2. Benefits of Journaling for Anxiety

Journaling is great for individuals with anxiety, specifically, because it gives them a way to organize their thoughts and find new ways of processing life situations and stressors. Anxiety usually stems from worries and fears around different uncertainties in life. Journaling can help with these unwanted thoughts by giving people space to acknowledge what they experience and feel without judgment. In many cases, journaling gives people fresh insight, and the opportunity to discover new ways of thinking about their situation.

Keeping a journal can also be a tool for someone to track their progress over time. This can be extremely encouraging and a great reminder that they are capable of change and of how far they’ve come. For instance, a patient who’s experiencing one or two panic attacks a week may feel like that’s a lot and they should be further along. After I remind them that healing is not always linear, I ask them to go back to their journals from a year ago, when they were having 3-5 panic attacks a week or more, so they can recognize, validate, and feel pride in what they’ve accomplished.

3. What You Need to Get Started

People looking to start journaling should start simple. In the beginning, there’s no need to spend money on a fancy journal with a moleskin cover or a self-help journal filled with prompts that may or may not apply to their circumstances. A plain notebook is a great place to start. You can write freely and can build a habit or routine that works for you. For people who need more guidance, I do suggest a journal that has prompts, checklists, and daily check-ins that promote reflection. Some journals are tailored toward people with anxiety.

While these special journals – known as guided journals – are not necessary to get the benefits of journaling, they can and do help people with anxiety organize their thoughts and express themselves. For instance, if staring at a blank page increases your anxiety, then a guided journal is a great choice and can make all the difference.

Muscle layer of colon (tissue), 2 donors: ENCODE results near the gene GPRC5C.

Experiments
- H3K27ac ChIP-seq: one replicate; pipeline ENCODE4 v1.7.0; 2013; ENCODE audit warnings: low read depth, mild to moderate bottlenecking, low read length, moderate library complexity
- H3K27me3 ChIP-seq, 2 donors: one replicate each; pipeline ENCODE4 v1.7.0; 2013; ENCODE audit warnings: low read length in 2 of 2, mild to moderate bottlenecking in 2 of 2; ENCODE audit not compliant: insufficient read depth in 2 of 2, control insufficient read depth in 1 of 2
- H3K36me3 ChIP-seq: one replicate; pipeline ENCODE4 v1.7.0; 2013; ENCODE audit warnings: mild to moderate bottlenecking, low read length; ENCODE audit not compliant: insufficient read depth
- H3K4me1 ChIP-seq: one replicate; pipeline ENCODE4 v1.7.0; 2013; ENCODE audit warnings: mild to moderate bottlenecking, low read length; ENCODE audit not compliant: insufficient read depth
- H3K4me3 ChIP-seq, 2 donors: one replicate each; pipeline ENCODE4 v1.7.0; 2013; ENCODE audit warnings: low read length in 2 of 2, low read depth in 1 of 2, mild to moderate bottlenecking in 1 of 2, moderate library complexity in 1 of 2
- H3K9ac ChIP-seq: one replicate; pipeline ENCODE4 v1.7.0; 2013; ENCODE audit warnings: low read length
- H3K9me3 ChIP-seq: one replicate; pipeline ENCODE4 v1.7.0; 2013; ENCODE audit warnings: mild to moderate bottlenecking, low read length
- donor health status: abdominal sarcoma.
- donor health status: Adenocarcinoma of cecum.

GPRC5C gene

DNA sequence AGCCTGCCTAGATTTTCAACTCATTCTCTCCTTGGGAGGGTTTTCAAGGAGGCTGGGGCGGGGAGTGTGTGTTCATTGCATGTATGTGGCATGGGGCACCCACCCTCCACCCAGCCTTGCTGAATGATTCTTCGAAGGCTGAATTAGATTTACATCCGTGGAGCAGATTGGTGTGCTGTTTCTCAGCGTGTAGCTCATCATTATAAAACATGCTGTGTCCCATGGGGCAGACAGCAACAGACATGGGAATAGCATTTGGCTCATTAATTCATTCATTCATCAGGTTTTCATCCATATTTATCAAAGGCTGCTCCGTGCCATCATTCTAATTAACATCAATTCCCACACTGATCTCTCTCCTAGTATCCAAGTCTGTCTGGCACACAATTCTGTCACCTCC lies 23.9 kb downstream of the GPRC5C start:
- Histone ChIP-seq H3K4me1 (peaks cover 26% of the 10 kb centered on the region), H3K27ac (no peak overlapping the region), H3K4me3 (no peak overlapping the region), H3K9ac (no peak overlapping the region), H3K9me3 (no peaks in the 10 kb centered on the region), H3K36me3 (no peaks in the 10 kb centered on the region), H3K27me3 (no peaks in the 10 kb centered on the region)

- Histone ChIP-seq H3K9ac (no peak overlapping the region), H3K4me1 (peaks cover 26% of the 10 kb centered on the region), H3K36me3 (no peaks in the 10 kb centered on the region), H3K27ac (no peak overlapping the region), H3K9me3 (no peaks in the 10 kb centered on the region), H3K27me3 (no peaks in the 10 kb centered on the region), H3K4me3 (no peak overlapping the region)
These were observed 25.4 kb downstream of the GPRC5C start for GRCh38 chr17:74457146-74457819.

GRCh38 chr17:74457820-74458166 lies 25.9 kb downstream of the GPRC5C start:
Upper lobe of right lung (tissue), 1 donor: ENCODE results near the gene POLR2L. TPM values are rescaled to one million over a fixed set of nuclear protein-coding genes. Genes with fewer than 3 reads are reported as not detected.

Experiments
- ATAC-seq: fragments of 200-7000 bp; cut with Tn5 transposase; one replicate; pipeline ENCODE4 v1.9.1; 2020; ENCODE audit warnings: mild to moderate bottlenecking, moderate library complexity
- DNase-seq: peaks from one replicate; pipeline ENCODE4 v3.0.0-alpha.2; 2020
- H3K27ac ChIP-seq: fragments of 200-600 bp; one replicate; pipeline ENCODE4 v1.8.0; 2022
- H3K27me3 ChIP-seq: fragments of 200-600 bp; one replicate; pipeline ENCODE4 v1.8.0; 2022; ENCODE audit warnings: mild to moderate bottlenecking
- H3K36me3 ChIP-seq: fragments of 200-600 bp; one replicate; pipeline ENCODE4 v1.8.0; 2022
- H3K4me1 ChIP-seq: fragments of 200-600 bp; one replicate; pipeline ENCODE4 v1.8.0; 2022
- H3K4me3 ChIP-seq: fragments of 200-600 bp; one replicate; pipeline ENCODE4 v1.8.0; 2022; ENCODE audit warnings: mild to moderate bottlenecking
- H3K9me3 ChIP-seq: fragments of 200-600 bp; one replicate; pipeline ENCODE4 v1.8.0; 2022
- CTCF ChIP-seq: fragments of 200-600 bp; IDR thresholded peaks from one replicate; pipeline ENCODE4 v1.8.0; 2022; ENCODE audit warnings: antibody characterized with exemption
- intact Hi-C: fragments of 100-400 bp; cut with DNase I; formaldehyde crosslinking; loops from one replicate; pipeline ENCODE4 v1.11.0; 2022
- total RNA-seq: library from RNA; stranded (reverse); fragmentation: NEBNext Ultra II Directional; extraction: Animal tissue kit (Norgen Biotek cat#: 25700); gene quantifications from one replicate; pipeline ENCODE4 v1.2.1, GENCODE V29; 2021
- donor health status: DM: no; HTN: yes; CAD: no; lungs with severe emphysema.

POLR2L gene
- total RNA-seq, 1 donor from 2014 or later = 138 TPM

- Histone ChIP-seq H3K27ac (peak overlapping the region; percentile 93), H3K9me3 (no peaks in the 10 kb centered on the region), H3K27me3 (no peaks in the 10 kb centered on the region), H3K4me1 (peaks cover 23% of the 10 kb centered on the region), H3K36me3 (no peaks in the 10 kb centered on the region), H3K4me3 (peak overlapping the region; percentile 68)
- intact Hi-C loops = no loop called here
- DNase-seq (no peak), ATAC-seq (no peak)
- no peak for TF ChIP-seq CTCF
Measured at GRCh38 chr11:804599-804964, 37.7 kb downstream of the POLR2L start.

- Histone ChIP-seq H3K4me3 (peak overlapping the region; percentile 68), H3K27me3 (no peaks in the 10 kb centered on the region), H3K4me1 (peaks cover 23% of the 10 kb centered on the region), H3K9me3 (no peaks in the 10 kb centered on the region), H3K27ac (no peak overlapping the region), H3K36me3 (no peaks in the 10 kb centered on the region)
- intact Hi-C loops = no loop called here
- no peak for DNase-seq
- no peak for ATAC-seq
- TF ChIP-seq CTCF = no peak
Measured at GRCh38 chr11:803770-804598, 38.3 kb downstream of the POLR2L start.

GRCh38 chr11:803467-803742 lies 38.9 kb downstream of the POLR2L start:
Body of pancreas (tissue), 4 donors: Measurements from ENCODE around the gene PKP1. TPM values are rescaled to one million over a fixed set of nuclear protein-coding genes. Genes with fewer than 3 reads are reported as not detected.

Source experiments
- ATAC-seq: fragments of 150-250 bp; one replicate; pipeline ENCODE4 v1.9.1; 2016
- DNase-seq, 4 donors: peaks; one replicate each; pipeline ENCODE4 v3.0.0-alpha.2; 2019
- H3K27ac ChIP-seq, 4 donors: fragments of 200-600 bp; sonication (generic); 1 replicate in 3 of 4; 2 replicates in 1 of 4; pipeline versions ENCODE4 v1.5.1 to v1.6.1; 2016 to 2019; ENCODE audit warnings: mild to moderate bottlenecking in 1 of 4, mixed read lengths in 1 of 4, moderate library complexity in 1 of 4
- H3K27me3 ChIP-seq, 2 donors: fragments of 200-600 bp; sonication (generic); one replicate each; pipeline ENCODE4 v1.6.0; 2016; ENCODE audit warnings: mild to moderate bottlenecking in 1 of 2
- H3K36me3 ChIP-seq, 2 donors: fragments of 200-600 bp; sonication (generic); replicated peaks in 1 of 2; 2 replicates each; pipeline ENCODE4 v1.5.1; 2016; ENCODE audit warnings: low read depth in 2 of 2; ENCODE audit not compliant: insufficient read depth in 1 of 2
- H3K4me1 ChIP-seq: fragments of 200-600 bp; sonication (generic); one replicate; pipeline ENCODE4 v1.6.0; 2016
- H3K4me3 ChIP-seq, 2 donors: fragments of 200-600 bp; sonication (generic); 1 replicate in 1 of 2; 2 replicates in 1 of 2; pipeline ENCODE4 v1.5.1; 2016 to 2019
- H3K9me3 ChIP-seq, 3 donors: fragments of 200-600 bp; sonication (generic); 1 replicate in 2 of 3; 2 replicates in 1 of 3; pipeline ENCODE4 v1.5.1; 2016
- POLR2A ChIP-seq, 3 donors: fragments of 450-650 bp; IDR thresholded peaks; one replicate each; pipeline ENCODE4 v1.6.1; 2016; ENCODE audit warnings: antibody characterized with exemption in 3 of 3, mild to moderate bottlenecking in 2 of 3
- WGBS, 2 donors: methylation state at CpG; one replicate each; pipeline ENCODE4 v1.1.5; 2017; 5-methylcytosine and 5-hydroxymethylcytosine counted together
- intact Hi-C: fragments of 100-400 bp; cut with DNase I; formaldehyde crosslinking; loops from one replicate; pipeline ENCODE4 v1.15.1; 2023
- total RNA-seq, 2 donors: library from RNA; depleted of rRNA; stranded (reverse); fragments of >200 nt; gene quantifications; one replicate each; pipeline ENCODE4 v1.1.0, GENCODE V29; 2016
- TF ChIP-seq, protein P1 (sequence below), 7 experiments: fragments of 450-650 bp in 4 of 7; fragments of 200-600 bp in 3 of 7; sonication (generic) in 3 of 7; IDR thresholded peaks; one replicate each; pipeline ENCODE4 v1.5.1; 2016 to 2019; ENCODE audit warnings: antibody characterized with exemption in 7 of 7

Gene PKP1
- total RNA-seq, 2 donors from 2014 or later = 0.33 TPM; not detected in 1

4. Guided Journals: Excellent for People Who Crave Structure

The most helpful content in a journal for someone with anxiety is encouraging, empowering, structured, and simple. The purpose of journaling for anxiety is to create a safe space for processing your emotions, not to add another task to the list of a million things you already have to do. Journals that give you daily check-ins, uplifting quotes, and reminders throughout are the most helpful. But of course, everyone should find the journal that works best for them: some people do best with a blank, unlined page where they can write, draw, doodle, or put pen or pencil to paper and express themselves in whatever way feels right in the moment. People experience anxiety differently, so finding what would be the most beneficial for you is the key.

5. Finding the Right Journal for You

While there aren’t any specific journals I would avoid, I would say discover what you’re hoping to gain from journaling. If your goal for journaling is to write about your day or to vent, getting a journal that only has prompts or guided questions may not be the best option for you. Something simple with free, open space to write about what you desire would be a better option.

On the other hand, if you’re someone who feels anxious by not having structure because there are too many options, I suppose those journals could trigger anxiety. People with anxiety have a very deep understanding of the old phrase the tyranny of choice. Therefore, finding a journal that has prompts and guided questions will probably be a better option than a blank journal. But that can change over time, as well. As you learn to manage your anxiety symptoms, you can then try different types of journals to see if you can manage those triggers.